LOS ANGELES (AP) — For its inaugural lunge into the mobile gaming business, Nintendo isn’t relying on bouncy plumber Mario or sword-wielding hero Link. Instead, the Japanese gaming giant is looking to its legions of cutesy avatars.
Nintendo is launching the “Miitomo” app in Japan on Thursday featuring its customizable characters called Miis. The avatars can be created with the app using a smartphone camera and then outfitted with virtual fashions and quizzed by other Miis.
“Miitomo” — “tomo” meaning “friend” in Japanese — is scheduled to come to the U.S. and other markets later this year, but Nintendo has yet to announce a release date.
Reggie Fils-Aime, president of Nintendo of America, believes “Miitomo” is app-ropriate as Nintendo’s first foray into mobile gaming because it’s a socially focused experience. It’s also less challenging than bringing “Super Mario Bros.” or “The Legend of Zelda” to touchscreen-only devices — not that Nintendo has ruled that out.
“You have your smartphone with you and you’re engaging with social media on it all the time, so it made sense for us to go down this path with Miis,” said Fils-Aime. “Additionally, creating more traditional gameplay experiences with our intellectual property on these devices is going to take time.”
The app represents a big leap for a company known for being fiercely protective of its intellectual properties. Nintendo rarely produces content for other platforms than its own, ranging from the original Nintendo Entertainment System to the Wii U console, which has lagged behind Sony’s PlayStation 4 and Microsoft’s Xbox One in sales since its 2012 release.
“Miitomo” is the first of five Nintendo apps that will be released over the next year in a partnership with Japanese mobile gaming company DeNA. It’s an opportunity for Nintendo to possibly reach billions of consumers. Despite the jump into mobile gaming, Fils-Aime said Nintendo remains committed to creating dedicated gaming experiences on consoles.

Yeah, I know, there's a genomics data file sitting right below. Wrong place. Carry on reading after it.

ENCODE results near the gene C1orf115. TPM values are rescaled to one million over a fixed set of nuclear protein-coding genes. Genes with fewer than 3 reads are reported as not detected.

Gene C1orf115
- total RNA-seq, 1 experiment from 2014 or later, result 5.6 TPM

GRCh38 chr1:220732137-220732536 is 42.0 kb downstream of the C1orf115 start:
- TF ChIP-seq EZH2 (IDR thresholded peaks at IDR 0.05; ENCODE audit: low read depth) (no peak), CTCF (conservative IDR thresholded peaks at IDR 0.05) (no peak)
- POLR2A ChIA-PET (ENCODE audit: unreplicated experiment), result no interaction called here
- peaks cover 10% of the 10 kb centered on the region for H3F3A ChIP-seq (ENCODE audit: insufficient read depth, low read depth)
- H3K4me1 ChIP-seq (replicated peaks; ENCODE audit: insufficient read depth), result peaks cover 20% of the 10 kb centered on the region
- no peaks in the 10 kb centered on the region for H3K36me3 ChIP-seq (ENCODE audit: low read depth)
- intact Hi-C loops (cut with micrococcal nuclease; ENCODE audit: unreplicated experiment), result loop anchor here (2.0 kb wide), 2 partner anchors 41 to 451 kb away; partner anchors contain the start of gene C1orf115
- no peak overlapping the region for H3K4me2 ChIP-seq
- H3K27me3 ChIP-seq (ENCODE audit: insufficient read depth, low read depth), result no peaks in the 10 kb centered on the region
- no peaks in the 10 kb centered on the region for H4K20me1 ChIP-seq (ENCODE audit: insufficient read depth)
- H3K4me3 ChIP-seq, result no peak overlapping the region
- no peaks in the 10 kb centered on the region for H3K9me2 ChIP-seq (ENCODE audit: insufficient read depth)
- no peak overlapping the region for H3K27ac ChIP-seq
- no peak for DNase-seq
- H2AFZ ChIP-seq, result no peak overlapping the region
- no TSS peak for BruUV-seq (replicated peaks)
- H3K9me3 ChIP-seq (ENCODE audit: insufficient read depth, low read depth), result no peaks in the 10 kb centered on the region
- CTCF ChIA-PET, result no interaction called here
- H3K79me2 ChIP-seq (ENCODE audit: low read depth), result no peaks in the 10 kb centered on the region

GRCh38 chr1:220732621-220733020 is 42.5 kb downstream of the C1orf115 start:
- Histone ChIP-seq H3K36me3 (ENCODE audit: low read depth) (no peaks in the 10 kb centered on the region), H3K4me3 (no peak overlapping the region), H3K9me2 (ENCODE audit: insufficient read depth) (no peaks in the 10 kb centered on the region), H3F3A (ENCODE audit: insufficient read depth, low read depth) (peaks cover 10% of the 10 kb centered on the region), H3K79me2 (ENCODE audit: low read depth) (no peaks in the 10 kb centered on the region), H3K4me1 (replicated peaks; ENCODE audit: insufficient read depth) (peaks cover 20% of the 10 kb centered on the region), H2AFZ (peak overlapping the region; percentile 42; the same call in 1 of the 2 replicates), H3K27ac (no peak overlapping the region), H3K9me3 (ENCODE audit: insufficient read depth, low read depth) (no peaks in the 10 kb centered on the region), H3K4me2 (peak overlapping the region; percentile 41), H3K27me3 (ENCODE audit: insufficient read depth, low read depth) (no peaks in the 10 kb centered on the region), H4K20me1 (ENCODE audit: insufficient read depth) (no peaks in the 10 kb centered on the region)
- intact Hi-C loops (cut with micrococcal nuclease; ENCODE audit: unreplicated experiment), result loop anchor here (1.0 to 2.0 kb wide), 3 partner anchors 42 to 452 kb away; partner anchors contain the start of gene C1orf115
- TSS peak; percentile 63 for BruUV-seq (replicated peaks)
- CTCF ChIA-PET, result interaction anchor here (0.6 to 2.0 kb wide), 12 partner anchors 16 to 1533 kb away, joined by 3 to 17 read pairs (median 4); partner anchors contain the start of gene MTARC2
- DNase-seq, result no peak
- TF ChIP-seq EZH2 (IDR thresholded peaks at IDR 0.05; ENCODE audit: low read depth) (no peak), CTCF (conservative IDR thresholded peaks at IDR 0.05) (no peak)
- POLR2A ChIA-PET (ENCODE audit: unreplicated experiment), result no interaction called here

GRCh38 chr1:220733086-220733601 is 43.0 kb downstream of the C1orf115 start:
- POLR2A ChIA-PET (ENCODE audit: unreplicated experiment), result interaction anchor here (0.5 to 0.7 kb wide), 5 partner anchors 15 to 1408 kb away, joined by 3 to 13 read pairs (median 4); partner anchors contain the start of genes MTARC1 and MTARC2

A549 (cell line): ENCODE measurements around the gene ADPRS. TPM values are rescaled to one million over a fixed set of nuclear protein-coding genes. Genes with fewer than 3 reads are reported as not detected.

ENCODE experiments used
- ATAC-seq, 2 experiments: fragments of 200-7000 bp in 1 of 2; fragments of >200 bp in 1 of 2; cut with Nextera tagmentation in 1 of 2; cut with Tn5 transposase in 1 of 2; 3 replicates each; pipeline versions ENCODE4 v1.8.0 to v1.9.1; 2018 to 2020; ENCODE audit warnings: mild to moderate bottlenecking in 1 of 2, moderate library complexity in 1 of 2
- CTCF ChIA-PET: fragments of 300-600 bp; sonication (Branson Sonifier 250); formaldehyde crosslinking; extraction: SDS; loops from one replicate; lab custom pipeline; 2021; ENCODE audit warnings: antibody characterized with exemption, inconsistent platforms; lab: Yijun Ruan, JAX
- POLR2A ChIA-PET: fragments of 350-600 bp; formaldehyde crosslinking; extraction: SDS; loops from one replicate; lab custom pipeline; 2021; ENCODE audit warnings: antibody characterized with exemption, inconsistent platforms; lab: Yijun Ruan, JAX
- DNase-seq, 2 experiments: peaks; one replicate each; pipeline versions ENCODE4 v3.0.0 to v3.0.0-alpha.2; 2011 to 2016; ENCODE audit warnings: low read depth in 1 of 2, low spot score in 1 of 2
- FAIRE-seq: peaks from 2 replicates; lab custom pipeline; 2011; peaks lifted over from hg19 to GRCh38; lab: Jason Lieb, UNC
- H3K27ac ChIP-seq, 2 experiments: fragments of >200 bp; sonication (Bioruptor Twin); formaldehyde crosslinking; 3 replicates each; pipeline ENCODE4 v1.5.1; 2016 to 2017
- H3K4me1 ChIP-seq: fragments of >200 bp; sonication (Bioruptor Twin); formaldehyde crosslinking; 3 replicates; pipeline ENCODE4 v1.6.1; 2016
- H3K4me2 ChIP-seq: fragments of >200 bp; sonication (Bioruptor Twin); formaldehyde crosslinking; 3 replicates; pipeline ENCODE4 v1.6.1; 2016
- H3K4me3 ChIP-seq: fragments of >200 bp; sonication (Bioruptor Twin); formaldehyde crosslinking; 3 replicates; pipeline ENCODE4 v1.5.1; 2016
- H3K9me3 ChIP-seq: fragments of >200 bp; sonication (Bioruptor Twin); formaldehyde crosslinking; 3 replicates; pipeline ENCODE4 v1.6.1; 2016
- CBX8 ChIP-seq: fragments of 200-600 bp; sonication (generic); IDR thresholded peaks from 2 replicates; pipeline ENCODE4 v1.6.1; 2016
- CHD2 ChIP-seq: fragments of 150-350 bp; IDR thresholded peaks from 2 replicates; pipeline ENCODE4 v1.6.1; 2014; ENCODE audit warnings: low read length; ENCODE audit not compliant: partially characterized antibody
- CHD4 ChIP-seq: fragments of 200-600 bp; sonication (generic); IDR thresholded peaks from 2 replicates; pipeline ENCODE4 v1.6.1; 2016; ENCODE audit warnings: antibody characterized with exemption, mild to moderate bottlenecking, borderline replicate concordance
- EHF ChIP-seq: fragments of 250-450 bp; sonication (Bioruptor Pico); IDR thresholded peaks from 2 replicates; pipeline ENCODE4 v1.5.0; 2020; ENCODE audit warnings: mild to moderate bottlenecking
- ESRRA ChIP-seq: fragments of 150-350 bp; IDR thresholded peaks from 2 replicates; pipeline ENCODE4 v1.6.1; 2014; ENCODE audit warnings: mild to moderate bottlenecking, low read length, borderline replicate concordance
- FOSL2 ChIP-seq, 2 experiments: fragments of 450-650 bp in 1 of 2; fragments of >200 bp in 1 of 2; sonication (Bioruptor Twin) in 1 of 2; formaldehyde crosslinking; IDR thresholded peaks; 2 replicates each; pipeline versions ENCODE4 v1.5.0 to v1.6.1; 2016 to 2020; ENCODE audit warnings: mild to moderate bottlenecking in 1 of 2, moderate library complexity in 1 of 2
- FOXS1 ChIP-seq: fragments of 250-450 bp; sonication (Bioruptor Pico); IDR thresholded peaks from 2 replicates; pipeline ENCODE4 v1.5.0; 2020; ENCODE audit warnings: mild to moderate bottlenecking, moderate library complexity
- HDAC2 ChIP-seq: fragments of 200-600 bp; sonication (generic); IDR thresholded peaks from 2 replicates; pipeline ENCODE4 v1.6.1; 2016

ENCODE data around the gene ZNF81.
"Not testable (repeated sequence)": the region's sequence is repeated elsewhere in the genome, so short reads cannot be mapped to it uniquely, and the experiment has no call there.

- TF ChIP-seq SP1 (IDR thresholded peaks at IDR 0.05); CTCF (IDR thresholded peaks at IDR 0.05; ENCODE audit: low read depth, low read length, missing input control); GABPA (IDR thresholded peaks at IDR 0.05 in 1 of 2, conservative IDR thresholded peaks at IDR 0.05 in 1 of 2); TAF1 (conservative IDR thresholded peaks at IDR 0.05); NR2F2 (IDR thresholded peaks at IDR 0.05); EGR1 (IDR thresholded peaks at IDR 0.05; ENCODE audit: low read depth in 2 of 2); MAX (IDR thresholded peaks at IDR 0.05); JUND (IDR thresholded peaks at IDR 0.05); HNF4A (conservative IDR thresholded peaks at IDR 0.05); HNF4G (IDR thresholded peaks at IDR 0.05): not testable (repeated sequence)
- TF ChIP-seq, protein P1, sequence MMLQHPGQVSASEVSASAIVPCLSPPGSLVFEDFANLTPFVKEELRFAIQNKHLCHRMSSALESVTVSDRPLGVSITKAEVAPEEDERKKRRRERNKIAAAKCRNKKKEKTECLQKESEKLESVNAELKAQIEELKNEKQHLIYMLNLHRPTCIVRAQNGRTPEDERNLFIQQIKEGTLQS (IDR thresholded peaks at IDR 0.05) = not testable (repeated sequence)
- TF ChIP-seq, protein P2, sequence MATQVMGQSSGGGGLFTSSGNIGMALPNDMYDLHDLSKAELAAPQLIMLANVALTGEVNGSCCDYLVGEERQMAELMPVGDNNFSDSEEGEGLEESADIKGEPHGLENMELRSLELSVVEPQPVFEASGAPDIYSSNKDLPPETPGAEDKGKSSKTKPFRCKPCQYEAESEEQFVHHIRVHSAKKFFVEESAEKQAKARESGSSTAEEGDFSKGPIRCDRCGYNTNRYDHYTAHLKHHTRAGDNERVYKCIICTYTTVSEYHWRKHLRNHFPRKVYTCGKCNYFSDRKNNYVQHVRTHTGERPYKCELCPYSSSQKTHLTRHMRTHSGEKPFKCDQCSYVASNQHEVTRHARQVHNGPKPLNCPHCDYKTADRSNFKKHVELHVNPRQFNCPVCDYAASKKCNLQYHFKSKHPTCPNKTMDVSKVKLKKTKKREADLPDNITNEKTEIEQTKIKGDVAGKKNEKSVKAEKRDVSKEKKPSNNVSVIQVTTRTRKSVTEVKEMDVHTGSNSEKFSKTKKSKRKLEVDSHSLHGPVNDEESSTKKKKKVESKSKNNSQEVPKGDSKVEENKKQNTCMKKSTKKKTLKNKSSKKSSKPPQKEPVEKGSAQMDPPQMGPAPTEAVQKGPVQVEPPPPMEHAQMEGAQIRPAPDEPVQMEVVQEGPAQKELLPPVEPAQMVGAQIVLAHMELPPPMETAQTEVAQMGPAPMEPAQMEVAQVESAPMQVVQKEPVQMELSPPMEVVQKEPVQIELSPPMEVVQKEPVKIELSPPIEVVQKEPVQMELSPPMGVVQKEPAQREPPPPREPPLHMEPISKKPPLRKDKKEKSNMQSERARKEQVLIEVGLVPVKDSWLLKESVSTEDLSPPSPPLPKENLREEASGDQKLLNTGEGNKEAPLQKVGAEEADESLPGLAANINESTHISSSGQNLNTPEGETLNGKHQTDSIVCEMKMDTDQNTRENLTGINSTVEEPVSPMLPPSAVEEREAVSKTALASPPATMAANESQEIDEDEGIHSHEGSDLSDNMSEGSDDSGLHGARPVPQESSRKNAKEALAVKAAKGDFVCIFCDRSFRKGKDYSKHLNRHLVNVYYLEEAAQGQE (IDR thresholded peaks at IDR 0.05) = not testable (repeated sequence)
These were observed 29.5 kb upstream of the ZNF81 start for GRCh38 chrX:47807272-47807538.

“The smartphone device space allows us to reach many more consumers with our intellectual property and to provide them with new and difference experiences, monetize those experiences and have it be an additive part of our business, not a replacement,” said Fils-Aime.
“Miitomo” users can add real-world friends’ Miis to the app by finding them through social networking apps. The characters will then ask users questions and spark conversations while using the app.
In a demonstration of an English-language version of the “Miitomo,” a Mii character was shown buying a new astronaut helmet to wear and learning that another Mii was a fan of the FX series “The People v. O.J. Simpson: American Crime Story.”
The app’s quirky style is reminiscent of the “Tomodachi Life” series for the hand-held Nintendo 3DS system. “Tomodachi Life,” which featured Miis cohabitating on an island, was a top seller in Japan but faced criticism in the U.S. for not allowing same-sex characters to engage in romantic relationships.
“Miitomo” forgoes many of the features of Tomodachi Life” and mostly focuses on festooning avatars. The app is free but users can purchase coins with actual money to buy virtual clothing and accessories. The currency can also be earned through competing challenges and engaging in Q&A sessions with other characters.
The app will also serve as a launch pad for the My Nintendo rewards program and Nintendo Account, a new multiplatform system that will connect users across Nintendo apps and systems, including Nintendo’s next console, codenamed NX.
“We’re migrating the current Nintendo Network ID to Nintendo Account,” said Fils-Aime. “As we look to the future with NX, Nintendo Account is going to be the way you engage with Nintendo.”
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